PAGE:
Triangulations and, more precisely, meshes, with the subtle difference that separates these two entities, lie at the heart of any number of problems that arise from varied scientific disciplines. A triangulation or a mesh is a discrete representation, using simple geometric elements (triangle, quadrilateral, tetrahedron, etc., any arbitrary polygon or polyhedron), of a domain that may be an object or a region of which we want a discrete, spatial description. There are, thus, many applications, including numerical simulations of any kind of physical problem, though not restricted to these. In particular, a discrete representation of a (volume) object or a surface may simply be seen as a geometric modeling problem as is. This book adopts a double point of view, as indicated by its title, and we will look both at the use of meshes in numerical simulations (the finite element method, especially) with, of course, the underlying constraints, as well as the use of these meshes for the (discrete) modeling of geometry.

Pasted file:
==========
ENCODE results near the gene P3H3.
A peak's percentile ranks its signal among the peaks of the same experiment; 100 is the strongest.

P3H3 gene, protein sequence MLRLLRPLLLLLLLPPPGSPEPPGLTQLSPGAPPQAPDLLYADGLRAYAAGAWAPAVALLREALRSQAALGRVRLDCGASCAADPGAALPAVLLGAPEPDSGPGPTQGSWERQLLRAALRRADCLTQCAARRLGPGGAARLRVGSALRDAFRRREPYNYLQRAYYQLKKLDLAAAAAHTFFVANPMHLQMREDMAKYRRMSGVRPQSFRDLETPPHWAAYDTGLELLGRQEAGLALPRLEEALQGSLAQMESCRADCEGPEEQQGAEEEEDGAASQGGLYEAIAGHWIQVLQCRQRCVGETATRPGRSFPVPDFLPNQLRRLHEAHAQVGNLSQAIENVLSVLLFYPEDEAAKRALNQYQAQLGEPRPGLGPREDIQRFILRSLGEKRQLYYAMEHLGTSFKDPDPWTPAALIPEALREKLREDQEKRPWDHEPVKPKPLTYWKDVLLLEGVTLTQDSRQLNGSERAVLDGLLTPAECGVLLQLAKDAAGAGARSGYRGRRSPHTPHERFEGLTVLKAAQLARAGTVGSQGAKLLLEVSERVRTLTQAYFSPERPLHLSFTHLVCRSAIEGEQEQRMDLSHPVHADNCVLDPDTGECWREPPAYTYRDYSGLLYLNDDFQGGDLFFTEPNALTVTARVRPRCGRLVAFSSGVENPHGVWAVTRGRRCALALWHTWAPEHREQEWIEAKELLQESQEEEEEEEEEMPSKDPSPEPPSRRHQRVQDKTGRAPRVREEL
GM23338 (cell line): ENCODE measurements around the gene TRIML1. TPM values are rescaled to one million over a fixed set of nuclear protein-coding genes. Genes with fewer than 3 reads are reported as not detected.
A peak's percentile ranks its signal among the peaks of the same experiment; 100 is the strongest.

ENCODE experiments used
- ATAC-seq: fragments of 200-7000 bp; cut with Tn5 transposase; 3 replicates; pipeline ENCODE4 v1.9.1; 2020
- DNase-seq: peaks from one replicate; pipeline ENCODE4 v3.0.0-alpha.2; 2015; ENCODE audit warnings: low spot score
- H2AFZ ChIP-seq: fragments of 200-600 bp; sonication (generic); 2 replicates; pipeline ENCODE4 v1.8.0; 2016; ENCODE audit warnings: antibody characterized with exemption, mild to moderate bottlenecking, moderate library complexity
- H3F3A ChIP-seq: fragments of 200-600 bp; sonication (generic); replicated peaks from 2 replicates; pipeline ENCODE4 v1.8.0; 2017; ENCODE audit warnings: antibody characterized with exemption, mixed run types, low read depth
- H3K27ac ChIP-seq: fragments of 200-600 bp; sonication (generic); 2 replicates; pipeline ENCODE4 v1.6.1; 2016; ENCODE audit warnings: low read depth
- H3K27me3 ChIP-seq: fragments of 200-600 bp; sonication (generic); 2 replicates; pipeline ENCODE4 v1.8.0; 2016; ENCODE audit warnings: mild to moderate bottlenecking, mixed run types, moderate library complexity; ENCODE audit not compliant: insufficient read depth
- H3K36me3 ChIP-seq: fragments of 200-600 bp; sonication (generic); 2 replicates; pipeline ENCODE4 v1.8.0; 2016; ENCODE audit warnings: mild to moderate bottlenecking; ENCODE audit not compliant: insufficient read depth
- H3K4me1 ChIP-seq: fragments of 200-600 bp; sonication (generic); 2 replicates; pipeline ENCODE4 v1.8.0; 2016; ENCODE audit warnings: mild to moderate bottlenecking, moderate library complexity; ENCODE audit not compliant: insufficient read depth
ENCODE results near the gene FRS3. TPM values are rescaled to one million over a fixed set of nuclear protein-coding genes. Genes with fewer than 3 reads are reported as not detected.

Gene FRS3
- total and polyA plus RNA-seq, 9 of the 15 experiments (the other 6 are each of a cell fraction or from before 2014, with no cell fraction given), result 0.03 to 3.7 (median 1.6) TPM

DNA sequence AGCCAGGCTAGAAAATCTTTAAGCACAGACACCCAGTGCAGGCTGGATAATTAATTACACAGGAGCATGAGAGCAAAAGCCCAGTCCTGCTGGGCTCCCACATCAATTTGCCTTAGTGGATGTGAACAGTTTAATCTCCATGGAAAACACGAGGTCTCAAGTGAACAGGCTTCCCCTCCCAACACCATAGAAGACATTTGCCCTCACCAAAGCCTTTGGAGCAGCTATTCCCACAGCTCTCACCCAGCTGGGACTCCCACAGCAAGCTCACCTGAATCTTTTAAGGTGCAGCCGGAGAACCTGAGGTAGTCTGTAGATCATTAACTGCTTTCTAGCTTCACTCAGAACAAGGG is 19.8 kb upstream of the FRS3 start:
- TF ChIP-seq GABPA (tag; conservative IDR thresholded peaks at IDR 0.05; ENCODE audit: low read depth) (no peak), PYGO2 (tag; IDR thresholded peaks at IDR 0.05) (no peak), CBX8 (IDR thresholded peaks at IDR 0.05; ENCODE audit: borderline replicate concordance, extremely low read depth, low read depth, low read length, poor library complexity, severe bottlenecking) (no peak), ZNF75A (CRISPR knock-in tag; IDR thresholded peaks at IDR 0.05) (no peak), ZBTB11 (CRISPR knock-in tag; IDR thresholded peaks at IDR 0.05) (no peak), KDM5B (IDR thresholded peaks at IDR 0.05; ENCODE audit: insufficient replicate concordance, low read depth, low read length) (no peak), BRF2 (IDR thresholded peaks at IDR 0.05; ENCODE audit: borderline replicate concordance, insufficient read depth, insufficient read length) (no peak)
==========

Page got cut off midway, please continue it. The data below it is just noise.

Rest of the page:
The literature on triangulations and meshes may be classified in two chief categories: one more purely mathematical and geometric, the other more oriented toward industrial applications (numerical simulations) with, of course, though not always, relations between these categories.

The first point of view is covered by the computation geometry community, which studies (among others) Delaunay triangulations in all cuts, definitions, properties, construction ...

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